Comparative Effectiveness of Atezolizumab, Nivolumab, and Docetaxel in Patients With Previously Treated Non–Small Cell Lung Cancer
Additional Document Info
Evidence regarding real-world effectiveness of therapies for patients with advanced non-small cell lung cancer (NSCLC) whose tumors are resistant to platinum-based chemotherapy is lacking.
To compare the effectiveness of the immune checkpoint inhibitors atezolizumab (programmed cell death ligand 1 inhibitor) and nivolumab (programmed cell death 1 inhibitor) and the chemotherapy drug docetaxel in patients with advanced NSCLC resistant to platinum-based chemotherapy.
Design, setting, and participants
This comparative effectiveness study compared patients aged 18 years or older with advanced NSCLC who initiated atezolizumab, docetaxel, or nivolumab and who had previously been exposed to platinum-based chemotherapy using nationally representative real-world data from more than 280 US cancer clinics. Patients were followed-up from May 2011 to March 2020. Data analysis was performed between April and June 2021. Comparisons of interest were between atezolizumab vs docetaxel and atezolizumab vs nivolumab.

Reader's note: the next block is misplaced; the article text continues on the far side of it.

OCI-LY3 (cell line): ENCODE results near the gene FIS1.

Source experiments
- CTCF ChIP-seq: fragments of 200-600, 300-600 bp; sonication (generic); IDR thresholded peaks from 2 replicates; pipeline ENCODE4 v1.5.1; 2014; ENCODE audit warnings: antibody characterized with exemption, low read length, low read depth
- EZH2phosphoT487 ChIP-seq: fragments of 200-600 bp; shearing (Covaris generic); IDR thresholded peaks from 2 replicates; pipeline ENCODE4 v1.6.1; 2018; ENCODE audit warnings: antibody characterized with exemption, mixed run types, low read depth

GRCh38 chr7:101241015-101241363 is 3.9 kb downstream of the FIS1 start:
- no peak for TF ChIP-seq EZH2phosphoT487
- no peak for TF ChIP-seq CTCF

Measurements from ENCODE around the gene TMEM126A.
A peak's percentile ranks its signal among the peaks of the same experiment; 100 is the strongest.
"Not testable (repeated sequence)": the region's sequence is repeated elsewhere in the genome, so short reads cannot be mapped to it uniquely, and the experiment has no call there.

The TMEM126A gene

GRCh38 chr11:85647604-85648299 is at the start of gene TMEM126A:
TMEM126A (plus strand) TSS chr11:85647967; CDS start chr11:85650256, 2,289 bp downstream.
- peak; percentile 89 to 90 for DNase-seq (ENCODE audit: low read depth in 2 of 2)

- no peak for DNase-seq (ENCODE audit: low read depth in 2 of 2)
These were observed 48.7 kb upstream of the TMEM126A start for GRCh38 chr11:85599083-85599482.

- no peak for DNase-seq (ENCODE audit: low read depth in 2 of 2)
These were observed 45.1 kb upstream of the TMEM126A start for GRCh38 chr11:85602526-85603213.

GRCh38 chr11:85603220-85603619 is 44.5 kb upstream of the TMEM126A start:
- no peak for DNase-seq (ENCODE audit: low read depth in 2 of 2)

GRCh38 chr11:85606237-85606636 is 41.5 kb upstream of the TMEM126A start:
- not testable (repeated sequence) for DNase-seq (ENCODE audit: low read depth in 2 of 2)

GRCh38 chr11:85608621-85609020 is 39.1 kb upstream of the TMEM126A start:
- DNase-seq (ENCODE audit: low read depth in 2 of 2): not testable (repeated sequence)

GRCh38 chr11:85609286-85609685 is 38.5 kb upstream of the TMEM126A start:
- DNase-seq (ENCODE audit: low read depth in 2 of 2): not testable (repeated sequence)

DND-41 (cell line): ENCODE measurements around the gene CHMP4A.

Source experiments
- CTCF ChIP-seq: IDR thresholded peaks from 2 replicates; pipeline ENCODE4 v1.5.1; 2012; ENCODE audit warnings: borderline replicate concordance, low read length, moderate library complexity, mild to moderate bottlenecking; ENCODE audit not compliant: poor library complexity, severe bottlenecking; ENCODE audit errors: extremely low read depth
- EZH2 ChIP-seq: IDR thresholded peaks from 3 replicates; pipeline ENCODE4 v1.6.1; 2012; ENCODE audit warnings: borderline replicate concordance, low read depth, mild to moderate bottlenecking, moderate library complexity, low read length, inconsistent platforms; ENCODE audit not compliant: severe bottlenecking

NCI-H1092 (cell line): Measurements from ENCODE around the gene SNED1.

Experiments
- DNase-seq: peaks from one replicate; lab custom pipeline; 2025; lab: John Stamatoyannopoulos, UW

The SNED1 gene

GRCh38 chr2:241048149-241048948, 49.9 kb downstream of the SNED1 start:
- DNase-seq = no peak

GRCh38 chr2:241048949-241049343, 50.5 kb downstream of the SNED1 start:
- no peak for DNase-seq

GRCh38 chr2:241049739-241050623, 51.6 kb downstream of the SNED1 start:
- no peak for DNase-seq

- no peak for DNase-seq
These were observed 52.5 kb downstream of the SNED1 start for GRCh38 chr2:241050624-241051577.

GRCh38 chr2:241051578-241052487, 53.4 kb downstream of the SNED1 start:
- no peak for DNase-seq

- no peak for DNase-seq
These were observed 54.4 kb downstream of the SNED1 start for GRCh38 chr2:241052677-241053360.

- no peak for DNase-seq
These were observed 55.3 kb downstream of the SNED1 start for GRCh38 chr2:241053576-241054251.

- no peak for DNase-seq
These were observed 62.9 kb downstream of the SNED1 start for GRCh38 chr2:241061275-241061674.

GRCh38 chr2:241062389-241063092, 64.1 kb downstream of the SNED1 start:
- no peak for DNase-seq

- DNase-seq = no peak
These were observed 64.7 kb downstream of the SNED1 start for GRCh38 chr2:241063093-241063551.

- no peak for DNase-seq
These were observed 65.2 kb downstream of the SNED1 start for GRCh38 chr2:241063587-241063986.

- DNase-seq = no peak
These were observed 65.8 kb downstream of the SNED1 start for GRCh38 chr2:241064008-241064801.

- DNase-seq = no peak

Initiation of atezolizumab, nivolumab, or docetaxel monotherapy.
Main outcome and measures
The main outcome was overall survival (OS).
A total of 3336 patients (mean [SD] age, 67.1 [9.49] years; 1820 [54.6%] men and 1516 [45.4%] women) were assessed in the main analysis, including 206 patients receiving atezolizumab, 500 receiving docetaxel, and 2630 receiving nivolumab. Patients receiving atezolizumab were older than those treated with docetaxel (mean age [SD], 68.3 [9.4] years vs 65.6 [9.5] years), and were more likely to have been treated in an academic setting (39 patients [18.9%]) than those receiving docetaxel (49 patients [9.8%]) and nivolumab (128 patients [4.9%]). After adjustment for baseline characteristics, atezolizumab was associated with a significantly longer OS compared with docetaxel (adjusted hazard ratio [aHR], 0.79; 95% CI, 0.64-0.97). No significant difference in OS was observed between atezolizumab and nivolumab (aHR, 1.07; 95% CI, 0.89-1.28). These findings were consistent across all patient subgroups tested, and robust to plausible deviations from random missingness for Eastern Cooperative Oncology Group performance status in real-world data (eg, the tipping point for loss of a significantly beneficial effect for atezolizumab vs docetaxel was achieved if patients in the docetaxel group missing baseline Eastern Cooperative Oncology Group performance status had a mean performance status of 1.43 higher than expected).
Conclusions and relevance
In this comparative effectiveness study, atezolizumab was superior to docetaxel and matched nivolumab in prolonging OS in a real-world cohort of patients with advanced NSCLC who previously received platinum-based chemotherapy.